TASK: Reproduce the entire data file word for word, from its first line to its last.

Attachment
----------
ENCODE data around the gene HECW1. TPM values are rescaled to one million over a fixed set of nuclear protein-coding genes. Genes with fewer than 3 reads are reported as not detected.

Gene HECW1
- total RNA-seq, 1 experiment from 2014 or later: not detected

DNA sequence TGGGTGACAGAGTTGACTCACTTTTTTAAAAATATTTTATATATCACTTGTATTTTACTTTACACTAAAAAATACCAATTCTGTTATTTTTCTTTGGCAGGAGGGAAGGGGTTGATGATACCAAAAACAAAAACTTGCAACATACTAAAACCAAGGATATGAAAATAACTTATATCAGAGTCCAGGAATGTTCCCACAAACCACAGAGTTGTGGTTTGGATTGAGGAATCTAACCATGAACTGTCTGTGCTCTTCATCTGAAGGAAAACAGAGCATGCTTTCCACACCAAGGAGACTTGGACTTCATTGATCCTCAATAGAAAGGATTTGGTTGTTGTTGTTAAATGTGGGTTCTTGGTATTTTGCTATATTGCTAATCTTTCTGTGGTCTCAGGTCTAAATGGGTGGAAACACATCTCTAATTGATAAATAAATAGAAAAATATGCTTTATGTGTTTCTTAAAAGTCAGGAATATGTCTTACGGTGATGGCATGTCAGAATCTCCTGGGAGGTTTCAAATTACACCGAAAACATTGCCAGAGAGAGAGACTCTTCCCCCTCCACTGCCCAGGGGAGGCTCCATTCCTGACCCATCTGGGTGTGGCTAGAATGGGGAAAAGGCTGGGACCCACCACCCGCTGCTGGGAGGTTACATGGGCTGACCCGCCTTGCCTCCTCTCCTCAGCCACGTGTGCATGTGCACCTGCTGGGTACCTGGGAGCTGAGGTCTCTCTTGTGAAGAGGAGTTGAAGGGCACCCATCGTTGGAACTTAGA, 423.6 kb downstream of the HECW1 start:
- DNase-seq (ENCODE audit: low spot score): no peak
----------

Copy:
ENCODE data around the gene HECW1. TPM values are rescaled to one million over a fixed set of nuclear protein-coding genes. Genes with fewer than 3 reads are reported as not detected.

Gene HECW1
- total RNA-seq, 1 experiment from 2014 or later: not detected

DNA sequence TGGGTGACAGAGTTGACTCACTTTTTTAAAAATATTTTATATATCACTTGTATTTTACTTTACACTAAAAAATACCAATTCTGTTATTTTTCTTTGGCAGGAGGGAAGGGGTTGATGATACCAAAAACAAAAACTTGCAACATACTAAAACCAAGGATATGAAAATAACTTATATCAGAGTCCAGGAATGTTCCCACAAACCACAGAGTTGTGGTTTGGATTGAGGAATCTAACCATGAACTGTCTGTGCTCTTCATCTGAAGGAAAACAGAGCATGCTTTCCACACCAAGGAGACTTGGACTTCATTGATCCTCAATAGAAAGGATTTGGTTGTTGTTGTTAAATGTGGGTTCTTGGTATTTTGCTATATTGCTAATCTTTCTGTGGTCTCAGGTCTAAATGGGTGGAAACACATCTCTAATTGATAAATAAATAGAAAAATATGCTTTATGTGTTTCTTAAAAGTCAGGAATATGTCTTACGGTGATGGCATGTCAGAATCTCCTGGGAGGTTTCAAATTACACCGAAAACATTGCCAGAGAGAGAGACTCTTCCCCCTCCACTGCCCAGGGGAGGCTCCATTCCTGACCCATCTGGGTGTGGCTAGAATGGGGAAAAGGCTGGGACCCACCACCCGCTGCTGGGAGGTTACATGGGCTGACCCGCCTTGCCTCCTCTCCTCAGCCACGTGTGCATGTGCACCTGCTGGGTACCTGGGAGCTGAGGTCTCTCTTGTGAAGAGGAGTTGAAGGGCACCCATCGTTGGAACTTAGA, 423.6 kb downstream of the HECW1 start:
- DNase-seq (ENCODE audit: low spot score): no peak